So you’re feeling stuck in your job or career; you’re unhappy and unsure what to do about it. To get unstuck, take the first crucial step and conduct a thoughtful self-assessment. Accurately diagnose the cause and identify the cure by reflecting on three areas: your life experiences, your current situation and your vision for the future.
One assessment approach I use with clients to gain the needed insight involves answering 10 questions that cover these three areas. Sometimes we’ll dive deeper into an individual question with a more detailed assessment exercise to get a clearer answer, but often that’s not necessary. Just a bit of thought about each question can provide you with the “aha” moment you need to see the path forward. Here are the questions for each of the three assessment areas.
Questions to identify patterns in your past experiences
- When thinking about accomplishments that you enjoyed achieving the most, what patterns do you see? Come up with a few of your best anecdotes: accomplishments from work, education, or personal life that you’re most proud of and brought you the greatest sense of enjoyment/satisfaction while you were achieving them. Then analyze those to identify patterns. For example, one client noticed that almost all of the examples she chose contained the same two elements: persuading others and being innovative. She realized that when she didn’t have these elements in her work, she was less satisfied, so she weighted these two elements heavily when deciding on her next career move.
- Do certain work situations consistently cause dissatisfaction (e.g. feelings of anxiety, resentment, frustration or anger)? Look back at your prior roles to see if there’s a pattern. If so, you may need to either a) fix yourself first before you can even know whether changing jobs will make you feel better, or b) find a job or career where that dissatisfaction trigger won’t be present. As the saying goes, “Wherever you go, there you are.” For example, one client realized that he had never been happy in any of his five jobs because in each role he felt that he was being treated unfairly. This was a big moment of clarity for him; he saw that prospective new jobs would not leave him feeling more satisfied unless he first changed his expectations regarding relationships with his colleagues.
- When (if ever) were you happy in your career? What work (if any) did you truly enjoy? Why? With one of my clients, we had to go back 15 years to find a role that she enjoyed. Answering this question helped her to see the source of her dissatisfaction: that the market dynamics of her industry had shifted for the worse over the years. She decided to change industries while keeping the same job title, and was able to regain the sense of purpose and contentment she had missed for so long.
Questions to identify unique problems with your current situation
- If you had “better” work colleagues, would you no longer feel stuck? For many of my clients, a poor relationship with a boss or colleague, or a feeling of being taken for granted, was the cause of dissatisfaction. In some cases those relationships could be improved. In others, changing jobs while staying on the same career track was the solution.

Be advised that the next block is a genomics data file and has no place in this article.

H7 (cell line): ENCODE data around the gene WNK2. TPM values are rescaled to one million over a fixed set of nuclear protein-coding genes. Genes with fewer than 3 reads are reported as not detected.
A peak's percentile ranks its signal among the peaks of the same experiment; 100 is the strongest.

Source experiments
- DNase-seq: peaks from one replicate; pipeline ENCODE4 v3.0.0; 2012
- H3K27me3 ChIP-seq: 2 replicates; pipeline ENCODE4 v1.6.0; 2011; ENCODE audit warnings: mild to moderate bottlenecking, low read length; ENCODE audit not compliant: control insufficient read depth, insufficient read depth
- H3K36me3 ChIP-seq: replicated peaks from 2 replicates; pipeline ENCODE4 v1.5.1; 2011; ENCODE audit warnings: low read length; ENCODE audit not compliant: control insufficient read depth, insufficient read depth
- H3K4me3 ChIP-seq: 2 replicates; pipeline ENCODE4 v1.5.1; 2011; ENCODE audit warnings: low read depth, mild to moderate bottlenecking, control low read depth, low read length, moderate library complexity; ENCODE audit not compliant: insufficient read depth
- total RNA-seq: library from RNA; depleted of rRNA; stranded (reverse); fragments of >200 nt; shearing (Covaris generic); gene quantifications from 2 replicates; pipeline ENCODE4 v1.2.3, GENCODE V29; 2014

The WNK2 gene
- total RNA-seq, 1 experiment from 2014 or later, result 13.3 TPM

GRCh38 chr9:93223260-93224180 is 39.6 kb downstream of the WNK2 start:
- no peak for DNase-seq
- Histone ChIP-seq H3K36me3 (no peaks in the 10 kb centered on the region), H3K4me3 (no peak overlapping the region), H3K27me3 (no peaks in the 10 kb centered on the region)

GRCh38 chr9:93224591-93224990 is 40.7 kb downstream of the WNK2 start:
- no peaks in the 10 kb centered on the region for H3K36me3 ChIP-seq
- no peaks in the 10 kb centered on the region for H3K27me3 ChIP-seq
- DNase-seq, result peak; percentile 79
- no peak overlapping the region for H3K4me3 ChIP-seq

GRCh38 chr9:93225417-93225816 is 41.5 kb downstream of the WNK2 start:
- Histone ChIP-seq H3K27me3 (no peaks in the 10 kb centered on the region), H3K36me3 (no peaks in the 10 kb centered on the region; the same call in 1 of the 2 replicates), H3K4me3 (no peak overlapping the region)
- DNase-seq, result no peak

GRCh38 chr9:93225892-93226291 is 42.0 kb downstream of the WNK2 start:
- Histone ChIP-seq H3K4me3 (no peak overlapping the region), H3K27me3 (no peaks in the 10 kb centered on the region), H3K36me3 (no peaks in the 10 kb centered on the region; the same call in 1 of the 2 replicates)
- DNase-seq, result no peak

- Does your work feel purposeful, meaningful, or important? If not, what can you do that would give you a sense of purpose? A lot of research has shown that purpose and meaning are key drivers of life satisfaction.
- Does your work violate some key work-related value, something on which you really don’t want to compromise? Examples could be insufficient compensation, not enough authority, no time for family, lack of enjoyable colleagues, and so on.
- If you know what’s holding you back but fear taking action, how reality-based is this fear? Ask yourself 1) What’s the worst-case outcome from taking action (being destitute, losing your home, losing your family, etc.)? 2) How truly likely is that worst case outcome? 3) What’s the worst case outcome for NOT taking action? 4) Is there a way to mitigate a well-founded fear of taking action? Once you answer these questions, the path forward may present itself. Sometimes that path isn’t a straight one. For example, one client feared losing income. To address this fear, he developed a two-year plan which included keeping his current dead-end job, enrolling in a six-month evening certification course and taking on consulting work part time to build experience in a new area. Yes, the path was a hard one; he had to work many more hours than he otherwise would prefer. But when he was able to switch into his dream career two years later, it all became worth it.
Questions to help you envision a better future
- What regrets might you have in 20 years if you do/don’t make a move? When Jeff Bezos did this exercise, he realized he would always regret not quitting his lucrative investment banking job to take a chance on starting his own company. The rest is history.
- What’s your vision for your life? What do you want your life to feel like five years from now? 15 years from now? Make sure that the career path you choose will help you reach that vision.
- What career decision-making criteria can you develop from the prior nine questions? List the criteria in columns on a piece of paper or spreadsheet. Then brainstorm job or career options and place them in the rows. Score each row based on how well they fit the decision-making-criteria in the columns.
Once you’ve answered these questions thoughtfully, you’ll start to see the path forward. This path may involve anything from a major career change (I’ve made three of them in my life) to accepting and finding the good in, your current situation.SHARE THIS POST